Village signs and rural isolation

Why do village signs look the way they do? Too often, we allow them to brand villages as old-time, backwards-looking and conservative. Children are the losers.

Although the village in which I used to live is mentioned in the Domesday Book of 1086, it doesn’t have a village sign worthy of attention – just the rather drab municipal sign shown above. However, the village was awarded a grant to come up with something a bit better. I provided support along with a local stained-glass artist – Bob Thacker – to help our community participate in the design of the sign.

One of the most surprising discoveries of the process was that village signs are actually quite new. Although the iconography tends to be medieval, and village signs are seen as one of those eternal truths of rural life, they only became popular in the early 19th century. Up until that time people didn’t travel much, so there wasn’t much need to tell people where they were – they already knew.

The advent of mass travel led villagers to create ornate pictograms that were placed on a pole at the entrance to the village. The signs helped to embed an emerging sense of English national identity – images harked back to a idealised past featuring knights, geese, harvests and crests. And, like most great ideas, the village sign has now succeeded to such an extent that it is almost impossible to image an alternative form for them.

From a design perspective that makes things both easy and hard. When things are settled to the extent that they are unchallenged, people sometimes treat them as unchallengeable – as if someone has passed a decree stating that the design must forever remain unmodernised. Examples abound: cathedrals; cutlery; Parliament; schools. Rather than starting again with any of these, we pursue incremental development that leaves the core untouched. When the core design works (for instance in our system for measuring time) one might decide to leave well alone. But the fact of longevity should not be allowed to prevent even a consideration of alternatives, especially when the passage of time has brought into being ideas and tools that make the original concept seem incomplete.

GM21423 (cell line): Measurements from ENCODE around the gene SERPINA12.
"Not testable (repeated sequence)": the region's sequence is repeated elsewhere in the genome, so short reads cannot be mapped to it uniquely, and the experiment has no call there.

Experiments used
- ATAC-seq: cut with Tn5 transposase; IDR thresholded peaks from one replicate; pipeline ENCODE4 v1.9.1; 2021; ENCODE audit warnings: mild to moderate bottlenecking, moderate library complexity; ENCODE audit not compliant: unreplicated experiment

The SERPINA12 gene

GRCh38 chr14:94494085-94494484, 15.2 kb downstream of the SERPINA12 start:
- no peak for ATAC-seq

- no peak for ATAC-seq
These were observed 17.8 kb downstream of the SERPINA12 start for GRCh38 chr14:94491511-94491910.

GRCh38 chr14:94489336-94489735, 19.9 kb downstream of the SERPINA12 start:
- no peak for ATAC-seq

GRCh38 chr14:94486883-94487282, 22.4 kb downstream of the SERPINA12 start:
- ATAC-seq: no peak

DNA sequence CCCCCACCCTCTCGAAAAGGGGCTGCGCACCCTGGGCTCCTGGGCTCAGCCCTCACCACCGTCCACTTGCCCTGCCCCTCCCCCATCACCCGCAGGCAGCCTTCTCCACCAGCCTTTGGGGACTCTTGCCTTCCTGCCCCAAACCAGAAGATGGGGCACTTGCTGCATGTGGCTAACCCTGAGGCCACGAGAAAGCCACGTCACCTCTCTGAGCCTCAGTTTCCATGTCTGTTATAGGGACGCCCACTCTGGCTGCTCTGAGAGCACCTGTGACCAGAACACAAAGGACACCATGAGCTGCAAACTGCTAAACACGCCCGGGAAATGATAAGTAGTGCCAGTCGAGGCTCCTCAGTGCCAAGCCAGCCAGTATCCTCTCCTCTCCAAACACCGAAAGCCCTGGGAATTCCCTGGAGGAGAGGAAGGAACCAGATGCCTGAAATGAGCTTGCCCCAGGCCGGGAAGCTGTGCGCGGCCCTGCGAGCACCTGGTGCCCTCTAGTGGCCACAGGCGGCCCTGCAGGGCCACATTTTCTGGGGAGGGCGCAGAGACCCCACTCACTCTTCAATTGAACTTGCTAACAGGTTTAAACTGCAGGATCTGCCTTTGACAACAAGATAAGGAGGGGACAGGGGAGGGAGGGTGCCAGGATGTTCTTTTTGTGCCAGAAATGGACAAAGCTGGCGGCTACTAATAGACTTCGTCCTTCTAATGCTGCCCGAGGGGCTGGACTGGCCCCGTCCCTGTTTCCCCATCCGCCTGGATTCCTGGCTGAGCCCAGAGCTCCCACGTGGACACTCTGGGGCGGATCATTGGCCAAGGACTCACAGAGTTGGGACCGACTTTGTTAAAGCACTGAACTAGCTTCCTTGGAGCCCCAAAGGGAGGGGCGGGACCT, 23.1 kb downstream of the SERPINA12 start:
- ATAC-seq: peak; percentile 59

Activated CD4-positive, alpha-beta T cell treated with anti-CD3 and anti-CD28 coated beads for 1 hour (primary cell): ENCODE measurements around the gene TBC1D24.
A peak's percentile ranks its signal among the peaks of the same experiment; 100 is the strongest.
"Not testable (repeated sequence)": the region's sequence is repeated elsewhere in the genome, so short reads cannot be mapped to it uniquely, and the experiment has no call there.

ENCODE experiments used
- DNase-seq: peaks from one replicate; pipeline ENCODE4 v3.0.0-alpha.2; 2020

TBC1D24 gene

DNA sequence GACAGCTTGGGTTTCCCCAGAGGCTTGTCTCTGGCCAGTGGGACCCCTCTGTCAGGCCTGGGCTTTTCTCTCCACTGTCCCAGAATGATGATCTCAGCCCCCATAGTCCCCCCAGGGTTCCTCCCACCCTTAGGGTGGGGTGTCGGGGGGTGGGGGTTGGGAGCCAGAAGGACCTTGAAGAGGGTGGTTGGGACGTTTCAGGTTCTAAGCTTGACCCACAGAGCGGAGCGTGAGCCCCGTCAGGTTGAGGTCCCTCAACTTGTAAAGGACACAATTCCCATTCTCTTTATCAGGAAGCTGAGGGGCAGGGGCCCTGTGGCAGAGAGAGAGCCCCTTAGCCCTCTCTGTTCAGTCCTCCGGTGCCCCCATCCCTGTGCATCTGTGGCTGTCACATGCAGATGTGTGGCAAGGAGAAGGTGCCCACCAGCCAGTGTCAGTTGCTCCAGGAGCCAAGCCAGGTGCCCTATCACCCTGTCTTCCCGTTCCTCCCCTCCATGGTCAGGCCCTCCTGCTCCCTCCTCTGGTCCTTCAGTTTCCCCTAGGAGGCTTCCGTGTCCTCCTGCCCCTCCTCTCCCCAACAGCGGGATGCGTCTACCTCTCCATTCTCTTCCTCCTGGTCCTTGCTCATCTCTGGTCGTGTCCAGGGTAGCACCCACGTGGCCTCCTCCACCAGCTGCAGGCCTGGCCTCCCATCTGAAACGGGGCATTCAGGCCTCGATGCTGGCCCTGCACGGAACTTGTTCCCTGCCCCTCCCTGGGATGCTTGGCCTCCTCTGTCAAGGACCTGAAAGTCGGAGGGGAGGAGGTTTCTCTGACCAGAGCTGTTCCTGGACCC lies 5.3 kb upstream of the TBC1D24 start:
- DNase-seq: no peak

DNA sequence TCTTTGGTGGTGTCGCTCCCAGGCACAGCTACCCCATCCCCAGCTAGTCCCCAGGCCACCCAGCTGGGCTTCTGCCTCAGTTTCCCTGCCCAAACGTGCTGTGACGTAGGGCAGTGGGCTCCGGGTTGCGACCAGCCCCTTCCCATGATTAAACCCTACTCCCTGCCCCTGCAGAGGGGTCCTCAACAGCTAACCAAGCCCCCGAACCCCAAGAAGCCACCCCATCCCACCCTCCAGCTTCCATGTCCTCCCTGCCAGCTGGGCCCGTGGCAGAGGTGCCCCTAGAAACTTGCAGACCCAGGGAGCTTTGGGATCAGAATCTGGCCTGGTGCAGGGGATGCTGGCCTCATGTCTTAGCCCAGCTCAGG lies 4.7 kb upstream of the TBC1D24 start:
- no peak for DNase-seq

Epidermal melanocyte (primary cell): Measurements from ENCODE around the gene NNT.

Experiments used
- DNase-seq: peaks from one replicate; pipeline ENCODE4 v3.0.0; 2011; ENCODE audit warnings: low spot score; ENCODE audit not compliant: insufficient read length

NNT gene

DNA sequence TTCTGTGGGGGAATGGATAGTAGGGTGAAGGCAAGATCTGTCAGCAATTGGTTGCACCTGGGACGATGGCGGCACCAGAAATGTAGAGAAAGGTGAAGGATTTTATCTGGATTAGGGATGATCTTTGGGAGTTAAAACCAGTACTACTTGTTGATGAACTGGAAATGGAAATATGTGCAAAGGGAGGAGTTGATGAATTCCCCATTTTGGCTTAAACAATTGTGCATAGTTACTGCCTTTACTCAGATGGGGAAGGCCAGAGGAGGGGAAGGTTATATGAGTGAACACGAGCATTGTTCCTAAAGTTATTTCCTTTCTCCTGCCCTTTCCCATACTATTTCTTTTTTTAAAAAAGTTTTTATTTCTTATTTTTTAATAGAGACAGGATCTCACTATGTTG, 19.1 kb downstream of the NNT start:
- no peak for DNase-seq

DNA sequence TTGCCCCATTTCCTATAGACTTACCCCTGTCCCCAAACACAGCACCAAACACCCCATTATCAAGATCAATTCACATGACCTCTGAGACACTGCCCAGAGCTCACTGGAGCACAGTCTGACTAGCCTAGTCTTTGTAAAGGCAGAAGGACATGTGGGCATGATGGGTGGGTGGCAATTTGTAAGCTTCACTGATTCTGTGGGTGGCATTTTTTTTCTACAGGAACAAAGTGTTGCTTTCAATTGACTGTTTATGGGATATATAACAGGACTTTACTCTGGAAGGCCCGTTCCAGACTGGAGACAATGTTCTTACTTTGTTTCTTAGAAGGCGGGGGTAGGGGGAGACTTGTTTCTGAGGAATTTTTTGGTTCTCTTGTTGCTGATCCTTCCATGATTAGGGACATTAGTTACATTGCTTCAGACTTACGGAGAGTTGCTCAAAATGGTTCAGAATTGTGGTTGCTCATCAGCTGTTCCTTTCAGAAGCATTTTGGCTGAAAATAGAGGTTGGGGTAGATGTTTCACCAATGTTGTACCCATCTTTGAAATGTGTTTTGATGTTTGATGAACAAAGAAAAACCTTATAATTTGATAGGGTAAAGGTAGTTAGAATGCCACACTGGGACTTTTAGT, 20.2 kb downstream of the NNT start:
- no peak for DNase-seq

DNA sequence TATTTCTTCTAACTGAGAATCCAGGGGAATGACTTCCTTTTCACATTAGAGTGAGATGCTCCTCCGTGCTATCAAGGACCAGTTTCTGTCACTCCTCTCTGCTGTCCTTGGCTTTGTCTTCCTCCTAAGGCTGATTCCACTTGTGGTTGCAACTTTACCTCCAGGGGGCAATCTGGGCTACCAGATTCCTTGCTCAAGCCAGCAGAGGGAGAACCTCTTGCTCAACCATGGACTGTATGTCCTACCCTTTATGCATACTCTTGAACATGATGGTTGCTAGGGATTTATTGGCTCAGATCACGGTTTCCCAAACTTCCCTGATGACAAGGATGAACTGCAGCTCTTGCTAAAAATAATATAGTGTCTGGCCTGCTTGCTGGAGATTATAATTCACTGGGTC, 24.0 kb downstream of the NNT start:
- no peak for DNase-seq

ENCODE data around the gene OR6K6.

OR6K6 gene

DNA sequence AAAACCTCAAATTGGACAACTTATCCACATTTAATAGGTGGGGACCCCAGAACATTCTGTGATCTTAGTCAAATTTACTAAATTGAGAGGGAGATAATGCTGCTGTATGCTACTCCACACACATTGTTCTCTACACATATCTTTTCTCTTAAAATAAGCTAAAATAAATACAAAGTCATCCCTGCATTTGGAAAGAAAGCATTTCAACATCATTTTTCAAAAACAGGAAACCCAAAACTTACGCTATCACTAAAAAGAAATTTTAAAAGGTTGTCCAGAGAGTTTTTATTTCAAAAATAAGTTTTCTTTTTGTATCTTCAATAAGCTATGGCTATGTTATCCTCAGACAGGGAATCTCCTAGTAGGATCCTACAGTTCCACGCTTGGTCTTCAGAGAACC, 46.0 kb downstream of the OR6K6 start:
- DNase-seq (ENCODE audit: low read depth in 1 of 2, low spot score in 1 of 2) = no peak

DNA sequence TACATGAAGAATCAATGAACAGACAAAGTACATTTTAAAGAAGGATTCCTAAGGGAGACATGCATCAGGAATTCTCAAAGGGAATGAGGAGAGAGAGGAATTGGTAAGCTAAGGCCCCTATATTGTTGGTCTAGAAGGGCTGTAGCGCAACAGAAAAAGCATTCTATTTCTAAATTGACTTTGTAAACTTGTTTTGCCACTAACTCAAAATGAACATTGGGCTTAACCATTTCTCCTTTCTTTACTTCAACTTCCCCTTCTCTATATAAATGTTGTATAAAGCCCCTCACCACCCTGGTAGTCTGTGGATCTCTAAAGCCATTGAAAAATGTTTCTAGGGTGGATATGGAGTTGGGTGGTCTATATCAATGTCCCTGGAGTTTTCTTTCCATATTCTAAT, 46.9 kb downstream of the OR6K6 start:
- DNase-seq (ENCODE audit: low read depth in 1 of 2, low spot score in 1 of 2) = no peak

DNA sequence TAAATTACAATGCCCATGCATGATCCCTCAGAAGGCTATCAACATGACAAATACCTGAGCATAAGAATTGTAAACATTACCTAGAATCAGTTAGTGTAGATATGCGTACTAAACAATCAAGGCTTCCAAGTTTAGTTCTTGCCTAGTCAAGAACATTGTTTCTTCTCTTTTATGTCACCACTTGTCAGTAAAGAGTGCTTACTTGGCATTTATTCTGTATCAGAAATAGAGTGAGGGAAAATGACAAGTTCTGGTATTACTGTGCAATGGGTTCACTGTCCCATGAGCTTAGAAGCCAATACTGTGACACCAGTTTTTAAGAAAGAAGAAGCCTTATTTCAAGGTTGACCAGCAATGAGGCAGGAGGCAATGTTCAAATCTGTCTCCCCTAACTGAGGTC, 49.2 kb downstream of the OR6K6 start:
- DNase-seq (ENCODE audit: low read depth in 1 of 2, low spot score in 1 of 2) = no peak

Here are some of the problems that link village signs with rural isolation:

  • If the format of the sign is regarded as unchallengable, then the likely consequence is that it will be backwards-looking rather than forwards-looking. This can result in children (particularly teenagers) feeling that the village belongs to another age group. Asking them to help draw it will not help: in ten years time all that will remain will be an image of a bygone era.
  • We’ve discovered that while the over 40s like traditional village signs, the under 13s like totem poles telling the history of the village over generations. But opting for one over the other automatically creates winners and losers. We need a process that sets aside initial preferences and allows genuine merging of ideas to occur..
  • The format and location of meetings is important. Most people are loath to attend anything that they perceive (rightly or wrongly) to be a rubber-stamping exercise. Bob put a major effort into inviting every person in the village to come along and consider alternatives.
  • Our first session was held at the village institute, which is located at one end of the village. We will be doing follow up sessions in the pub (central) and school (age groups) to broaden participation. The process will change according to location, available time and age-group. Depending on the geography of any particular village, there may be questions over where to locate the sign. Our own discussions have revealed pockets of activity and inactivity across the village. There is a danger that this can translate into retrenchment, whereby new initiatives are placed at a distance from those who are not expected to use them. In the long term this can reinforce the non:-participative tendency of those who feel left out (even if others feel they are staying out).
  • If the village sign is created as an aid to travellers it is effectively there as a service to people who don’t live in the village. By way of contrast, a sign that provides information on upcoming events, or which can double as a Maypole, can help to bring the community together.With all this in mind, I put together a presentation showing many different types of village sign, ranging from the traditional to the frankly conceptual. As well as the ‘pic on a pole’ it showed statues, totem poles, gangland graffiti and computer controlled signs that can point to any object in the universe. Local residents narrated each slide to demonstrate that it really is a community initiative.
  • The participatory design process outlined in the presentation enables all the villagers to identify common values, consider alternative expressions of those values, consolidate ideas and settle on a finished design. Bob and I ran the first workshop and were delighted when just under 30 people (10% of the village) turned up over the course of three hours.